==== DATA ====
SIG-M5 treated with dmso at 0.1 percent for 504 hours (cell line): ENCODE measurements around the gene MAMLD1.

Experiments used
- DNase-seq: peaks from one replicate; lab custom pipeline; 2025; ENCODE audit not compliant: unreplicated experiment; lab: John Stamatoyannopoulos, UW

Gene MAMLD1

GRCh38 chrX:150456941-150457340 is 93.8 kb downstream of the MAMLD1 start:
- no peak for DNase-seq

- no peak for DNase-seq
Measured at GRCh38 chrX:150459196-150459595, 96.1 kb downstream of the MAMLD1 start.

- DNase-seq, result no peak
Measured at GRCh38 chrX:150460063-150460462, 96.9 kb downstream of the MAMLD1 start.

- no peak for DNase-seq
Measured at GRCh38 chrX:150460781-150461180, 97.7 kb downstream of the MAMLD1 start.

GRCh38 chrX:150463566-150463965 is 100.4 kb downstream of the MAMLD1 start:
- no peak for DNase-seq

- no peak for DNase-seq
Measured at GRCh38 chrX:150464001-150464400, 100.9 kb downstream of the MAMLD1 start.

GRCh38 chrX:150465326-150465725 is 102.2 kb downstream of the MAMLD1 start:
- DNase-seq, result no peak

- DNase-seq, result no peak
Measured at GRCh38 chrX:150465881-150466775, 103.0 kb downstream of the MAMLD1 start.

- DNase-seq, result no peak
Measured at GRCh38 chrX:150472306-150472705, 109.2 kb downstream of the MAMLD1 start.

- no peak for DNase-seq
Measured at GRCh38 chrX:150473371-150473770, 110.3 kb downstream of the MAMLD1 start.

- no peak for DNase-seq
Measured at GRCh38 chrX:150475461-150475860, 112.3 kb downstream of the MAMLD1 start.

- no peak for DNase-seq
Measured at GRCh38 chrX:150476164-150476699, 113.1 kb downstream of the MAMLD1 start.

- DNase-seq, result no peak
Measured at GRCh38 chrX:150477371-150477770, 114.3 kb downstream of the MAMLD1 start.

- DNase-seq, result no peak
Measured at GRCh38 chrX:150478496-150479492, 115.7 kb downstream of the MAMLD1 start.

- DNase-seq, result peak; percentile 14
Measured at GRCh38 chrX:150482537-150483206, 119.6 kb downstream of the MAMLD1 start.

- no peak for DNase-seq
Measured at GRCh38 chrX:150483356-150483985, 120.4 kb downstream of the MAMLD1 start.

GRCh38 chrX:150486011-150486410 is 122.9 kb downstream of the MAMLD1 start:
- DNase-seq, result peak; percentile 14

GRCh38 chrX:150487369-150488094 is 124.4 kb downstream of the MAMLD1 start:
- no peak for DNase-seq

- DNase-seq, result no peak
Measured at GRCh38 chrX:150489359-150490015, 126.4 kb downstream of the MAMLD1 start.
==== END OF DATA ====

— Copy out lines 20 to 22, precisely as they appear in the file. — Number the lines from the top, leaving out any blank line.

Measured at GRCh38 chrX:150465881-150466775, 103.0 kb downstream of the MAMLD1 start.

- DNase-seq, result no peak
Measured at GRCh38 chrX:150472306-150472705, 109.2 kb downstream of the MAMLD1 start.